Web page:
The “B” word, “budget” haunts many couples because they believe when you create a budget it means you must give up everything you want. Not so. However, if the word “budget” is full of negative connotations for you or your mate, simply call it a spending plan. Money coach and author Deborah Knuckey states in Bankrate.com, “My approach is to talk about creating a spending plan and start from what do I want to make room for. What's most important to me and how do I get there?” It’s essential you create a plan that will include realistic goals. This will help you focus on the positive and stay on track.
Creating a Personal Budget That You’ll Stick With
Establish goals and make sure you both agree on those goals. If you both can’t agree, each of you should choose a goal term. For example, you may choose a short-term goal of paying off credit card debt which may take from 6 months to 1 year to achieve. Your mate may choose a medium-term goal of saving for a new car which may take from 1 to 3 years to achieve. Then you both may decide on a long-term goal which can take 3 to 5 years or longer to achieve, such as paying off student loans.
Track your expenses for 30 to 90 days. Don’t skip this vital part of creating a personal budget. You must immediately write down every thing you spend your money on from DVDs to lattes. Tracking lets you know exactly where every cent and dollar is going. For example, you'll discover how much you spent on coffee and dining out during the 1- to 3-month period you tracked each expense. When you make this kind of discovery, making adjustments to your spending will be easier.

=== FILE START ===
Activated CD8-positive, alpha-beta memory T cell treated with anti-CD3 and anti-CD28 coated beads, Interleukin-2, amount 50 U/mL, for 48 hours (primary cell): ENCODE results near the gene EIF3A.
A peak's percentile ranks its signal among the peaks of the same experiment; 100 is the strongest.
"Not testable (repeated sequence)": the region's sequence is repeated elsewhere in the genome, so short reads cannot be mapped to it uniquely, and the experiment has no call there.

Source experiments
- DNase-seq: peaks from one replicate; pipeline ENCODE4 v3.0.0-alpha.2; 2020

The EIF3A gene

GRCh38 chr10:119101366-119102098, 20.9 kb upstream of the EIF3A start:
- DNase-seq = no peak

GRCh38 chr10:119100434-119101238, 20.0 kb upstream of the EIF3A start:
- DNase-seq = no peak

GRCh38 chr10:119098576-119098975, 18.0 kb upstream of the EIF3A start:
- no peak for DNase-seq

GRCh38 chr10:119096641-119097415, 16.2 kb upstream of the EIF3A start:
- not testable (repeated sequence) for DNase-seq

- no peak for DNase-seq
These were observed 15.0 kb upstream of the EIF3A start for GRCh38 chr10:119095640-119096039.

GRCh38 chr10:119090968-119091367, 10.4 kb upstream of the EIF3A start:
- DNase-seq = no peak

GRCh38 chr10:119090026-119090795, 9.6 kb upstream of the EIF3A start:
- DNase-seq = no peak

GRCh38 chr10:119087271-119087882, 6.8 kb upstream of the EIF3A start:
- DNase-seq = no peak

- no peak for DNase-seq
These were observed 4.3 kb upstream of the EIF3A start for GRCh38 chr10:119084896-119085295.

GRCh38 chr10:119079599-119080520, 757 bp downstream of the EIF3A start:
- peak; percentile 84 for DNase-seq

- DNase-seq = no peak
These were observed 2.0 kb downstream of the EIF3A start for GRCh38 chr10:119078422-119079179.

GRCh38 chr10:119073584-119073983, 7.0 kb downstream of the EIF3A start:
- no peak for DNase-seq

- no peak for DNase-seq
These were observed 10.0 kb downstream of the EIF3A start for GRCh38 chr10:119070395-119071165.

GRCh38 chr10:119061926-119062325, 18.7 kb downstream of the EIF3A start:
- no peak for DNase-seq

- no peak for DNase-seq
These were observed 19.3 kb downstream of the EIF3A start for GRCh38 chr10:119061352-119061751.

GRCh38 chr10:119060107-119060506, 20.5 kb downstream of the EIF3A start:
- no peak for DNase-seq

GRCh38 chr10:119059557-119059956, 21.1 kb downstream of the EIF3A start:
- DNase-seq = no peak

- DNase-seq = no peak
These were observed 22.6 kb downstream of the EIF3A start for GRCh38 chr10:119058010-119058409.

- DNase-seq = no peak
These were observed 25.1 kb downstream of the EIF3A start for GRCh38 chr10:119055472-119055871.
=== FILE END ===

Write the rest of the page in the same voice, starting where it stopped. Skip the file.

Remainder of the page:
Sit down with your mate to begin completing your personal budget. Your budget should include three main categories: fixed expenses such as your rent and car payment will remain the same every month; variable expenses like food and gas for your car will probably vary each month; and miscellaneous expenses such as gifts, movies and plays may only have occasional budget entries.
Take out your tracked expenses and fill in each category on your budget sheet. The questions you need to answer are: What's most important to us? How much do we need to save to achieve our goals? Then make the appropriate spending adjustments. For example, if you and your mate discover that you're spending $300 monthly dining out, cut back on that expense. The money you save should be put toward one of your goals.
- Be realistic about where you need to make spending adjustments. If your mate is spending $100 monthly at his favorite coffee bar and he isn't willing to give this up, find a way to make this expense work. Cut back on an expense that isn't as important.
- Use budgeting software, such as the free application available on Mint.com (see Resources), to ease the budget-creation process.
Lathea Morris has been writing about personal finance and small business matters since 1998. She has been published in "Herald News NJ" and "NJ Assoc of Women Business Owners" magazine. She edited the book "A Prescription For Financial Health." Morris received from the University of Illinois a B.A. in sociology with a minor in business management. She is a recipient of the NJAWBO Communications Award.